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Book review: 'Quest' delves into question of a Mormon president

By Branden Hurst

For the Deseret News

Published: Saturday, March 3 2012 5:00 a.m. MST

"THE MORMON QUEST FOR THE PRESIDENCY: From Joseph Smith to Mitt Romney and Jon Huntsman," by Newell G. Bringhurst and Craig L. Foster, John Whitmer Books, $24.95, 398 pages (nf)

While it is quite clear from the many sources used throughout the book that Newell G. Bringhurst and Craig L. Foster have done extensive research in the field of politics, "The Mormon Quest for the Presidency" falls short on its main goal of answering what the authors dub "The Mormon Question" — "Is America ready for a Mormon president?"

The book chronicles the campaigns of 11 individuals with ties to The Church of Jesus Christ of Latter-day Saints; however, for nearly half of them those ties are fairly thin.

One of the candidates, Mo Udall, left the church at the age of 14. Other politicians who don't seem to contribute to the book's focal point include Parley P. Christensen, who was never baptized into the church; Sonia Johnson, who was excommunicated five years prior to running, and Eldridge Cleaver, who did not become a convert until 15 years after his campaign. The only reason these individuals may even have been considered would be because of people's perceptions of their involvement in the LDS Church.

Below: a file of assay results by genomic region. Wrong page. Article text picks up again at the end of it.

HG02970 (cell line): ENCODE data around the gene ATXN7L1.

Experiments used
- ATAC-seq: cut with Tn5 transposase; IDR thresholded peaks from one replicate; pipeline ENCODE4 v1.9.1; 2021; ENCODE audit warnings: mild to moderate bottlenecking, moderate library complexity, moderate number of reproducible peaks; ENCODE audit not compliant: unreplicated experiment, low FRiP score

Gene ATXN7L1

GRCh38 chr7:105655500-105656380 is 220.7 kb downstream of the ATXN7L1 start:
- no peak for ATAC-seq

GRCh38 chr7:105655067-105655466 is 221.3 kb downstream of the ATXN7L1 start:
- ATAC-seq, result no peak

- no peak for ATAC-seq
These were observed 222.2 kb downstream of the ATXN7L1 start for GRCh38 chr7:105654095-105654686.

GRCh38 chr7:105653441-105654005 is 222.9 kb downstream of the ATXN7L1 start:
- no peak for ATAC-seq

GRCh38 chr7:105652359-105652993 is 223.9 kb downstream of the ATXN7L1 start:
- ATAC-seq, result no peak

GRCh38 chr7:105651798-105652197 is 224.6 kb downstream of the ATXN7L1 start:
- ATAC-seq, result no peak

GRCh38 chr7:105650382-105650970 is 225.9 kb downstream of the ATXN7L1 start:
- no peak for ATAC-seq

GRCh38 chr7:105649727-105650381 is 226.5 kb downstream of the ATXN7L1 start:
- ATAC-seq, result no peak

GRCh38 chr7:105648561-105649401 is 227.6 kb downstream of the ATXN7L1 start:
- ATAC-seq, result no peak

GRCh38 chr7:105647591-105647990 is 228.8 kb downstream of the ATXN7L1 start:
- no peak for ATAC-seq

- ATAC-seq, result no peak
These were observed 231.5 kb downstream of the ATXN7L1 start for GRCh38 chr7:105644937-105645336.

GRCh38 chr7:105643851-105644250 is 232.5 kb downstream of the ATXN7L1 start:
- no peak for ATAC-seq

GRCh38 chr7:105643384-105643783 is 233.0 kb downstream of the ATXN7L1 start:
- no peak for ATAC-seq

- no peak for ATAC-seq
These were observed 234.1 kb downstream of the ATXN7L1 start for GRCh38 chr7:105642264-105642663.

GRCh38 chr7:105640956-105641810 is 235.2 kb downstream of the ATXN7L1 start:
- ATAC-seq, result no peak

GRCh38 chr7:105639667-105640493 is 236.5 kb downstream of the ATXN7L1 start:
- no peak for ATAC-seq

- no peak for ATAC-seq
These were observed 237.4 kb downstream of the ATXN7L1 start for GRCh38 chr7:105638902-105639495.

The book does have several bright spots. It examines people who have credible connections to the LDS Church such as Orrin Hatch, Mitt Romney and even the church's founder, Joseph Smith. It also includes Joseph Smith's entire campaign banner, "General Smith's Views of the Powers and Policies of the Government," as one of its appendixes.

It is also arranged in a very easy-to-reference manner with sections for each century and a chapter dedicated to each candidate's campaign. The authors also took great care to present a credible, historic approach to all 11 campaigns and ended each chapter with their thoughts on how the campaigns impacted Americans' perception of the LDS Church and its role in politics.

Ultimately, though, if the reader were to omit the sourcing information, appendixes and the candidates who seem to have a distant link to the church, this 398-page book would be reduced to not much more than a pamphlet that doesn't really delve very deep into answering "The Mormon Question."

Bringhurst, a cultural Mormon and a liberal Democrat, stands in stark contrast to Foster, an active Latter-day Saint and a conservative Republican. Their political views aside, both Bringhurst and Foster are trained historians who have sought to treat the subjects of this book in a scholarly, objective manner.

Branden Hurst is a proud father of four who grew up outside of Utah - and the LDS faith. He has worked in the IT industry for over 14 years, but in his free time enjoys sharing in wholesome activities with his family and working on genealogy.

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